Private insurers that offer a “Medicare Advantage” plan have milked Medicare’s public coffers fraudulently for billions of dollars.
Medicare is among the most popular and essential social programs in the United States, providing healthcare coverage to most working people who are over 65.
Medicare Advantage was a private-sector alternative to Medicare designed about 20 years ago by Congress to encourage insurance companies to find “innovative” ways to provide better care at lower cost. They want us to believe that private industry can do things for less, right?
The plans are made to sound attractive; great deals, that cover some dental and vision care along with basic healthcare, often with lower premiums. The money that pays for Medicare Advantage comes out of federal Medicare funds and contribute to gutting the public program.
Of the top 10 insurance companies providing Medicare Advantage, 8 have been caught overbilling and 5 have been accused of fraud by the federal government. These 8 insurance companies make up over 80% of all Medicare Advantage plans.
The companies accused are United Health Group (27.1% of market), Humana (17.4%), CVS Health (10.7%), Elevance Health (6.5%), Kaiser Permanente (6.1%), Centene (5.0%), Blue Cross Blue Shield of Mich. (2.2%), Cigna (1.9%), Highmark (1.3%), and Scan Group (0.9%).
Whistleblowers in the United Health Group, by far the largest provider of Medicare Advantage (over 27% of Medicare Advantage plans), provided evidence of fraud. Audits of fraud cases by the New York Times, inspector general audits and independent watchdog groups have outlined billions of dollars in fraudulent claims. Mostly this has involved companies employing doctors to dig up old diagnoses so the insurance companies can charge the government fraudulently and inflate their profits. Kaiser Permanente offered bottles of champagne or bonus checks to doctors who could apply the higher-ticket-item-diagnosis codes to their patients.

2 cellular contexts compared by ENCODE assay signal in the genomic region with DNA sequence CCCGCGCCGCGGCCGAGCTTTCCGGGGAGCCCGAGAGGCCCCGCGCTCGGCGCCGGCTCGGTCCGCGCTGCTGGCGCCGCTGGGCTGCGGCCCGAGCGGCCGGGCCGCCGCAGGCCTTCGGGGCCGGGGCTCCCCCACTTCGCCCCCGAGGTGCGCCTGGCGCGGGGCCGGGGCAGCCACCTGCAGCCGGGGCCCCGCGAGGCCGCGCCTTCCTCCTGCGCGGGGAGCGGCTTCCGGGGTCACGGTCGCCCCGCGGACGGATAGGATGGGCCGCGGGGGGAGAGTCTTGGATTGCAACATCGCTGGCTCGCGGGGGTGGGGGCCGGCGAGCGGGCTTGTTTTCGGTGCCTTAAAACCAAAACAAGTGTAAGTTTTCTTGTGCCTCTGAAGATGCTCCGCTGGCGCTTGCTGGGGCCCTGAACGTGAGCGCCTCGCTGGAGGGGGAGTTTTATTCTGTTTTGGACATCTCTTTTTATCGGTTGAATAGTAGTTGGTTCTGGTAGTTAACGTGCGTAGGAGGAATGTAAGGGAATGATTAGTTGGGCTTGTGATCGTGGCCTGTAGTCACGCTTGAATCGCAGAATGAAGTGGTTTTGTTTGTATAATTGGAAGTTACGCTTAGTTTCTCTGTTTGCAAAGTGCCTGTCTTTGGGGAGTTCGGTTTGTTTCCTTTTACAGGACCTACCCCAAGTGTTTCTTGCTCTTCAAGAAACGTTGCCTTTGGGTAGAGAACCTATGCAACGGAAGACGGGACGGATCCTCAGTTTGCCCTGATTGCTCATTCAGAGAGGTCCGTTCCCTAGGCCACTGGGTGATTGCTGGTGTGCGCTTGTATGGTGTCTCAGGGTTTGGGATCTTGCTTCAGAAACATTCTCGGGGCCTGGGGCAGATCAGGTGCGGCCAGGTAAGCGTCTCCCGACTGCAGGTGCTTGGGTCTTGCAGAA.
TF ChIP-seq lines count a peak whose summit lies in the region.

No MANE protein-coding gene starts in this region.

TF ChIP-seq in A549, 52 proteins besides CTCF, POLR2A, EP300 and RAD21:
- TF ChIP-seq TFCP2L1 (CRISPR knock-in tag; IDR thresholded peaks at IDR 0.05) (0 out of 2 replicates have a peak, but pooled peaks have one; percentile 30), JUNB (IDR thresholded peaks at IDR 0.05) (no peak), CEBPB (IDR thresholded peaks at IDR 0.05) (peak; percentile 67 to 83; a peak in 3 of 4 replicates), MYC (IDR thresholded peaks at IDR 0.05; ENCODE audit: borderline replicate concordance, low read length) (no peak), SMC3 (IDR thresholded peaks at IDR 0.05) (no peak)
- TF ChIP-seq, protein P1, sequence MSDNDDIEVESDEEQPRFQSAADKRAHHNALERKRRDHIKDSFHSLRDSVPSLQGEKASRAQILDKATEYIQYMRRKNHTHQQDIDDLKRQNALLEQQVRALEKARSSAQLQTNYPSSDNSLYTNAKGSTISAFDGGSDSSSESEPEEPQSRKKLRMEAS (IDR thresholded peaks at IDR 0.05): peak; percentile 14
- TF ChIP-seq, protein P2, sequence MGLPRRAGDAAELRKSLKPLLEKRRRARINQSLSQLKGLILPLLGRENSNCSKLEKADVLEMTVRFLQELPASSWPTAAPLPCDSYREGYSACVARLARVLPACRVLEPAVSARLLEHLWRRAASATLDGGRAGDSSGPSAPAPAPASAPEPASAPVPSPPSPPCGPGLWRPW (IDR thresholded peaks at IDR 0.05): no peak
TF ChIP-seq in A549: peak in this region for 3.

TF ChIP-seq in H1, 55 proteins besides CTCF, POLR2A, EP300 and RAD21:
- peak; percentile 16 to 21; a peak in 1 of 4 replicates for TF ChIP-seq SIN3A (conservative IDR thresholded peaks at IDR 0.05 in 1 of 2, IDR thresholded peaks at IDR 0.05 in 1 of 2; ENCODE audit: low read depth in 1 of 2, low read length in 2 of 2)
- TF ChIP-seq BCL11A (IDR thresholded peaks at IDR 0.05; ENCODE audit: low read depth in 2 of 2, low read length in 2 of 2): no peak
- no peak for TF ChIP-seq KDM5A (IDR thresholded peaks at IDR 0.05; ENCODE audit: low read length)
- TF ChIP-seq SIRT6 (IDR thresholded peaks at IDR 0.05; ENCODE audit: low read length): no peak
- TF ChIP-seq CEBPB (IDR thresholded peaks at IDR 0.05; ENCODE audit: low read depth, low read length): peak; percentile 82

The government pays the private insurers a fixed rate for each person who enrolls into Medicare Advantage and pays more for the people who are sickest. Offering a profit-driven industry more money for the sicker patients did not lead the insurance companies to actually provide more services to these sickest patients, but rather to balloon their profits by inflating the number of diagnoses for each patient. The “innovation” these companies are known for isn’t to promote better health or provide more streamlined services, but to come up with new ways to make the largest profits possible.
Capitalism is full of innovative surprises!
Medicare Advantage overbilling exceeds entire agency budgets
|Medicare Advantage overbilling:||Between $12 and $25 billion|
|NASA budget:||$21.5 billion|
|Children’s Health Insurance Program (CHIP) budget:||$16.9 billion|
|U.S. Customs and Border Protection budget:||$16.7 billion|
|Federal Bureau of Investigation budget:||$9.8 billion|
|Environmental Protection Agency budget:||$8.7 billion|
|Federal prison system budget:||$7.8 billion|
Sources: White House Office of Management and Budget; Medicare Payment Advisory Commission; Richard Kronick and F. Michael Chua
via The New York Times